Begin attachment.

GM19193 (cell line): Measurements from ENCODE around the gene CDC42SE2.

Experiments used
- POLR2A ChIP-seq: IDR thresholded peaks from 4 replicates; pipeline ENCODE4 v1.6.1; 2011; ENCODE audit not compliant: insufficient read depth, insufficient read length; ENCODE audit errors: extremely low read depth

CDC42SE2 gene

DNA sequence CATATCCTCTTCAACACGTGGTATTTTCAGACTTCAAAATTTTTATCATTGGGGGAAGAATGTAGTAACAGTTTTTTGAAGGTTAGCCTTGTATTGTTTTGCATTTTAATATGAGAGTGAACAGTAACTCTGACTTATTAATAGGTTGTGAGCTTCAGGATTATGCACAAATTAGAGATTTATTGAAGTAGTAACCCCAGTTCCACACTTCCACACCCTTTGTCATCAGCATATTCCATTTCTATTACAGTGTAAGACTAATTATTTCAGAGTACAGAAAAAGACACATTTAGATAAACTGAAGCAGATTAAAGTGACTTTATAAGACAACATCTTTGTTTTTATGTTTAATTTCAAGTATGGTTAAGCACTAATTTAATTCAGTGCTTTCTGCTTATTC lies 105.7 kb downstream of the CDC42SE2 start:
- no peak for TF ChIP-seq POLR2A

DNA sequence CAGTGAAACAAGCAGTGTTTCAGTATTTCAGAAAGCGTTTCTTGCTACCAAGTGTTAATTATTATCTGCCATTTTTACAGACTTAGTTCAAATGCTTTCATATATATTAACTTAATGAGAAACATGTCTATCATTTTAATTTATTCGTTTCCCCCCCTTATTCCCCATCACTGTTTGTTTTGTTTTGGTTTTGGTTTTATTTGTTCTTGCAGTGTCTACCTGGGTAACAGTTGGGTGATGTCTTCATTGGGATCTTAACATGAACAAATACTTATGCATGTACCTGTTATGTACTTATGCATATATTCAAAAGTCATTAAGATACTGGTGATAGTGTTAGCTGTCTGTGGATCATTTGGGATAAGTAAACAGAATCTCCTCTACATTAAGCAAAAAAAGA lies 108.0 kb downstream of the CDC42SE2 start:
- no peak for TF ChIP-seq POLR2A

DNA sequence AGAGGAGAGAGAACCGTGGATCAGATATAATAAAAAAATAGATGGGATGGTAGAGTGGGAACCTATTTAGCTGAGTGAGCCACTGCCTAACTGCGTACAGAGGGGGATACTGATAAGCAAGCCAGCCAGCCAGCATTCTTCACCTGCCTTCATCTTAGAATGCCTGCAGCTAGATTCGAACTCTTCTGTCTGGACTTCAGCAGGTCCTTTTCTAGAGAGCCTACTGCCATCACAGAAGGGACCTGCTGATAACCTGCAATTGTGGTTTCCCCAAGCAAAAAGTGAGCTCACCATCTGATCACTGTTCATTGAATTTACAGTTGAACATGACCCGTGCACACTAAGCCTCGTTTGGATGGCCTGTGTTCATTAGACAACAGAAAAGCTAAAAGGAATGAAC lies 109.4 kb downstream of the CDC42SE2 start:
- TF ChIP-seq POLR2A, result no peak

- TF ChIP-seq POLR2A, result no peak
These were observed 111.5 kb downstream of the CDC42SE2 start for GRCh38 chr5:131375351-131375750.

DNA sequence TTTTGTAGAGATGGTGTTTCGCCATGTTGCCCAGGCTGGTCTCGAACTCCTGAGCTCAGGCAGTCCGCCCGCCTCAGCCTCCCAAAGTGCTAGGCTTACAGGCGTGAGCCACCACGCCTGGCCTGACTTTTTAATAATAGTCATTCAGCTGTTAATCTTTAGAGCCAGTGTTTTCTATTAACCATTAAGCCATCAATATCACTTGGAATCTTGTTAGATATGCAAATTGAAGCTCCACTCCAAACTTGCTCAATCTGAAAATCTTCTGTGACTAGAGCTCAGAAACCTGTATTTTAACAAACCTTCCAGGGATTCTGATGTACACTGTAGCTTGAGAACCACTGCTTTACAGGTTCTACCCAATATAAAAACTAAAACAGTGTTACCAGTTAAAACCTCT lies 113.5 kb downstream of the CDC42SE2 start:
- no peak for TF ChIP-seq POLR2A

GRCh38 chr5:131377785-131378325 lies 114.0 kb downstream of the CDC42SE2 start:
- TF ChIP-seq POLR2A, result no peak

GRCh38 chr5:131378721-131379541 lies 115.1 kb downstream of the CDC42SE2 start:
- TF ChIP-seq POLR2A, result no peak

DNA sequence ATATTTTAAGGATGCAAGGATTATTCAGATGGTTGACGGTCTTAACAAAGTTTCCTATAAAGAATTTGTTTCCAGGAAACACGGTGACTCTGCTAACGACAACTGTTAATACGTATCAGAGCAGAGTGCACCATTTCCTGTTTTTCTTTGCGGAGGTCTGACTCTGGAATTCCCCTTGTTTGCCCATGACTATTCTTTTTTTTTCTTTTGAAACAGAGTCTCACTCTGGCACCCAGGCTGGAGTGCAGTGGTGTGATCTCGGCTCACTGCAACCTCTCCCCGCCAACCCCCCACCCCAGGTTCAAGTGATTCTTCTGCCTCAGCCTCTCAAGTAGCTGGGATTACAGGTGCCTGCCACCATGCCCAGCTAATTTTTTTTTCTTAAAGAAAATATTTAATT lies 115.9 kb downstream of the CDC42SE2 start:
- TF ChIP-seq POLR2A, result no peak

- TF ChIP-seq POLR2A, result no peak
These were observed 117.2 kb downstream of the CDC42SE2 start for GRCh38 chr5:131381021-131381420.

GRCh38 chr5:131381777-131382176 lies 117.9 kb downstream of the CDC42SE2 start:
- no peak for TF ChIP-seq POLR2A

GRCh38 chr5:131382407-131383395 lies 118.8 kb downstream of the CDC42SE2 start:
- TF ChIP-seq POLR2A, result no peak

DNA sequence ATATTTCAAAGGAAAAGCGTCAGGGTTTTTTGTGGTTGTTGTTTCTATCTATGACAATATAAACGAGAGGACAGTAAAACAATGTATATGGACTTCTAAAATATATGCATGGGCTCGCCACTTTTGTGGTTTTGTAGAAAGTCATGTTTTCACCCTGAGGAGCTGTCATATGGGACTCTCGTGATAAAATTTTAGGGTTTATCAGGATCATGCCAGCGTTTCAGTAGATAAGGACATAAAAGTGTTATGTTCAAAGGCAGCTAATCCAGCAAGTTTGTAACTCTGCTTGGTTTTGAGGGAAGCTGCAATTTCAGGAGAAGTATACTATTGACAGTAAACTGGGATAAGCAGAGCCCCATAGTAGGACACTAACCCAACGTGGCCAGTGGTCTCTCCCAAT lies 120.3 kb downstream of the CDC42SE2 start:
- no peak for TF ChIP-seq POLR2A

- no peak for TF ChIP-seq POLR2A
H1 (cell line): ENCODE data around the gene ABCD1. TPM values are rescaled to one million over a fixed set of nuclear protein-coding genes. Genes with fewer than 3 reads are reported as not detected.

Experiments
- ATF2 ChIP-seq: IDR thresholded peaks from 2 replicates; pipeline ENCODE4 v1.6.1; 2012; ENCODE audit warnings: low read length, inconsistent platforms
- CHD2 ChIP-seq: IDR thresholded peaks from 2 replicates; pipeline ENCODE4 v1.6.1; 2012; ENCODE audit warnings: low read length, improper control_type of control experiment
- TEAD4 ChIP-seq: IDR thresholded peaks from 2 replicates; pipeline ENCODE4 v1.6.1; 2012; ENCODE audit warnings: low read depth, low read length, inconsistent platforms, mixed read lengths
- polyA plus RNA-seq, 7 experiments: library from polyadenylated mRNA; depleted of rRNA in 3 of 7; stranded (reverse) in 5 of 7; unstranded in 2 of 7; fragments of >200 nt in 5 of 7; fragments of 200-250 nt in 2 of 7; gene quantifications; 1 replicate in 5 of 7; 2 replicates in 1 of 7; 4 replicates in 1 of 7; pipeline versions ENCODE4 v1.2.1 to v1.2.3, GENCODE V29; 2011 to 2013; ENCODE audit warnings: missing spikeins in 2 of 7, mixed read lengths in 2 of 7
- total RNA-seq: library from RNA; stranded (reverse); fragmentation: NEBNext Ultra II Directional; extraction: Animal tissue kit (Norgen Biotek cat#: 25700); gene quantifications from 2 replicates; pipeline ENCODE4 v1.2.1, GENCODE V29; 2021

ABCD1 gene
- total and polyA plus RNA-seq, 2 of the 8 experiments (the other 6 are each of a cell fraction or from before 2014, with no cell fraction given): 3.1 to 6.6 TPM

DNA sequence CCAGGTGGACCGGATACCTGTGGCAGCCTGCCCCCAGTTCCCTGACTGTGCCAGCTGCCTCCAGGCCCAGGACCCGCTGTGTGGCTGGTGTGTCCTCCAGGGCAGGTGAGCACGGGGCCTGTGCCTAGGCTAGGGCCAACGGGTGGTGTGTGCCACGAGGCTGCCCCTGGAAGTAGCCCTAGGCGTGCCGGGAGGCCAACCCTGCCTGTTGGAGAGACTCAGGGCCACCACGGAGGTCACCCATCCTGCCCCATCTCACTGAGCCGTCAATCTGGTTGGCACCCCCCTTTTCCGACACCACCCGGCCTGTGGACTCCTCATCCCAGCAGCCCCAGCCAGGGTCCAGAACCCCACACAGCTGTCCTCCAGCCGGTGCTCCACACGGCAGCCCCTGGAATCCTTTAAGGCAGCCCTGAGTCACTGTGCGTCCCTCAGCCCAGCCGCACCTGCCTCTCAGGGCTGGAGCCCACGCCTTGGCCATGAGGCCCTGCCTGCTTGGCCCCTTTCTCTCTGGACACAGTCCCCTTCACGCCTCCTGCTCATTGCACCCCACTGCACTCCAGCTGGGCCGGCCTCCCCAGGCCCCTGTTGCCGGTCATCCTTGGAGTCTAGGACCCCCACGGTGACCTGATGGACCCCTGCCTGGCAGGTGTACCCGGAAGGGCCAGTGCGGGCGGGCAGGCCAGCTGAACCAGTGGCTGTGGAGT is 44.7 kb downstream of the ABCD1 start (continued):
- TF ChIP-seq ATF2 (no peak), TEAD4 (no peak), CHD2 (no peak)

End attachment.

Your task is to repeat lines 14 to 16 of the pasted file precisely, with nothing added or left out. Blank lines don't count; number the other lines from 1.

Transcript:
- no peak for TF ChIP-seq POLR2A

GRCh38 chr5:131377785-131378325 lies 114.0 kb downstream of the CDC42SE2 start:
- TF ChIP-seq POLR2A, result no peak